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Subject: Re: [docbook] Whatever happened too CSS+XML?

I think perhaps you are missing the point. I don't think anyone here
is saying that CSS is the equivalent of XSLT, or in fact, anything

I think the major point is that if you want the semantic goodness of
an advanced XML document type such as DocBook without any of the post
processing goodness of XSLT - CSS is more than an adequate way of
styling this information for the user.

On 11/8/05, Paul Prescod <paul.prescod@blastradius.com> wrote:
> > Why use (X)HTML at all?  That's the whole point.  Modern
> > browsers can display XML fairly well without transforming the
> > original document into some bizarre and unnatural form.
> XHTML and CSS aren't bizarre and unnatural to people _with a design
> background_. XML and XSLT are.
> I work with XML auhors all day, every day, so I know that in the general
> case the XML you author on your desktop is not exactly what you want to
> publish to your website or to print:
>  * it lacks a TOC
>  * it lacks indexes
>  * certain elements need complicated prefixes and postfixes (including
> text, graphics, borders, table-like structures)
>  * chunks are not necessarily at the "right size" for reading and
> downloading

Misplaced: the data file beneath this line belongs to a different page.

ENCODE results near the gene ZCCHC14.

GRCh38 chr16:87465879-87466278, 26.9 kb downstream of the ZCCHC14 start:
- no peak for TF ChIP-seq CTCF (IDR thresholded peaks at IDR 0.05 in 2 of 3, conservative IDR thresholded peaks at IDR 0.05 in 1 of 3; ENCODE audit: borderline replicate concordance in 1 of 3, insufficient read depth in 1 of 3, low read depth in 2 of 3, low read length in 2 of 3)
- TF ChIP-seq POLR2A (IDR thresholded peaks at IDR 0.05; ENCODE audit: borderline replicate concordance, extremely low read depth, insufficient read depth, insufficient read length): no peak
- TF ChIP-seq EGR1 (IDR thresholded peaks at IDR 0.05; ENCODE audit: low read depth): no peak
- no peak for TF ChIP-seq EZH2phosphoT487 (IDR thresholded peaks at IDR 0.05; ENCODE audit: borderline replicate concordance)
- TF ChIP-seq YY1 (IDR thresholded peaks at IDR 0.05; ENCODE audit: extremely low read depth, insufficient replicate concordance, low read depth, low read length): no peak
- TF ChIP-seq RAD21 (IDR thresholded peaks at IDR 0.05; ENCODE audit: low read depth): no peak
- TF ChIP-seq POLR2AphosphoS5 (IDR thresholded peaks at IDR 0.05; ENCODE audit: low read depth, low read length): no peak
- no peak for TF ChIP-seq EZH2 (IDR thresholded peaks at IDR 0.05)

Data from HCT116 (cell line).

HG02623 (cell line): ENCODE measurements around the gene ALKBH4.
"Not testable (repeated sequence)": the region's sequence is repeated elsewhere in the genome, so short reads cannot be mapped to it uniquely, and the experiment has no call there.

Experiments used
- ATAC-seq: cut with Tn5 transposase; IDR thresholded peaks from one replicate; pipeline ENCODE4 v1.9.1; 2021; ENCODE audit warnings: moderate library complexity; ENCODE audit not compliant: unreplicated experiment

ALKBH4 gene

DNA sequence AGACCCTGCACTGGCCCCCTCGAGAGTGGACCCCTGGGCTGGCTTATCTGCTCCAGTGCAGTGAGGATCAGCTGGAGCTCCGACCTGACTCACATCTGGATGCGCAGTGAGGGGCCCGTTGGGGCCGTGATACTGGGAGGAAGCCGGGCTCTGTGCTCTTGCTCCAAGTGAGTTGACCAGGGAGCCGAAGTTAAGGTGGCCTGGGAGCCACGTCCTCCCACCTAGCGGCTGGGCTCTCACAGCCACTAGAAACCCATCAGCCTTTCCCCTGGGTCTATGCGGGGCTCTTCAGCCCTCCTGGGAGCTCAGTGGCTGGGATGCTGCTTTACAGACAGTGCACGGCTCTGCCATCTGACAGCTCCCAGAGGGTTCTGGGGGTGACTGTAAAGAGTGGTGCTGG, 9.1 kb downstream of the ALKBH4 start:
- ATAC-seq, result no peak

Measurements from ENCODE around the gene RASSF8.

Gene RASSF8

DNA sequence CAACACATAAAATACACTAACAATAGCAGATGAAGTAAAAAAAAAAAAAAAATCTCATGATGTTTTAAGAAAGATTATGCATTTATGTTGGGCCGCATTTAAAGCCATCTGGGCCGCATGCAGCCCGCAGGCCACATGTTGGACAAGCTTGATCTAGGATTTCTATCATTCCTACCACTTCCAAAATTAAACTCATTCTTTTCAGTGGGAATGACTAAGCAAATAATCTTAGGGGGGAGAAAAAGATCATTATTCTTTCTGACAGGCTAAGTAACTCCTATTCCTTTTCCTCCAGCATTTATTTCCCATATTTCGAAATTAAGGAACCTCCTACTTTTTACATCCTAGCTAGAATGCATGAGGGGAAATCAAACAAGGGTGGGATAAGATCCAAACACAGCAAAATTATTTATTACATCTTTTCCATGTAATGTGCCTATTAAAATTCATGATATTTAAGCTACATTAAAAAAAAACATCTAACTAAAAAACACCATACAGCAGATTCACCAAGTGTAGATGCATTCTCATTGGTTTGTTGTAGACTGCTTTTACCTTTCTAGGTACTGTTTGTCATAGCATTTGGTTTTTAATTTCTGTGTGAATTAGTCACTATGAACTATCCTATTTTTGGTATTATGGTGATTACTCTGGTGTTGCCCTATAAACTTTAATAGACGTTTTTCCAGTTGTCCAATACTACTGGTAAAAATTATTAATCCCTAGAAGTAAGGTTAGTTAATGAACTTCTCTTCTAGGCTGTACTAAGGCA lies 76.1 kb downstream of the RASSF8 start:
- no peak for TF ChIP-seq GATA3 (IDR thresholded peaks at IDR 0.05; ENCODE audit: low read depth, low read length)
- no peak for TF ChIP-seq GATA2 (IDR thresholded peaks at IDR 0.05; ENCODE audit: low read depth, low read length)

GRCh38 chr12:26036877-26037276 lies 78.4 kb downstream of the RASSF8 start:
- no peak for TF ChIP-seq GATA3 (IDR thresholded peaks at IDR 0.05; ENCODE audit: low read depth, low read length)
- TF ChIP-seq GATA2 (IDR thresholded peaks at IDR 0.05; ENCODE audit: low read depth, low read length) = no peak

>  * cross reference syntaxes may not adhere to Web standards (e.g. DITA)
>  * IDs which are in the "same document" in XML may be in separate chunks
> on the Web -- these links need to be fixed up
>  * it lacks breadcrumb navigation
>  * every HTML chunk needs a header and footer with next/prev/parent
> buttons
>  * links may be injected from an external link base
> You don't need a transform step for what you're doing today. Great.
> Consider yourself lucky. Please don't consider yourself representative.
> CSS would be much further ahead right now if its advocates would
> acknowledge where it is strong, where it is weak and where it needs to
> work together with transformation technologies. Instead, they continue
> to treat XSLT and CSS as competitors which ensures that CSS is
> guaranteed to lose. After all, XSLT programmers are free to mix CSS
> properties into their XSLT and thereby demonstrate that XSLT is
> functionally a superset of XML+CSS without XSLT. But CSS users look
> silly when they discount the requirements that drive people to XSLT.
> "Indexing? Why would you want to do that?" A better strategy is to admit
> that those things that cannot be done in CSS are best done in XSLT but
> those things that can be done in CSS should be, because it is simpler,
> more maintainable and easier to read.
> In fact, it is because "Web people" tend not understand the mechanics of
> large-document publishing on the Web that big documents are usually
> delivered as PDF. Please take a look around this site and tell me how
> you would accomplish it with "just CSS":
>  http://www.docbook.org/tdg/simple/en/html/sdocbook.html
>  Paul Prescod
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"Creativity can be a social contribution, but only in so
far as society is free to use the results." - R. Stallman

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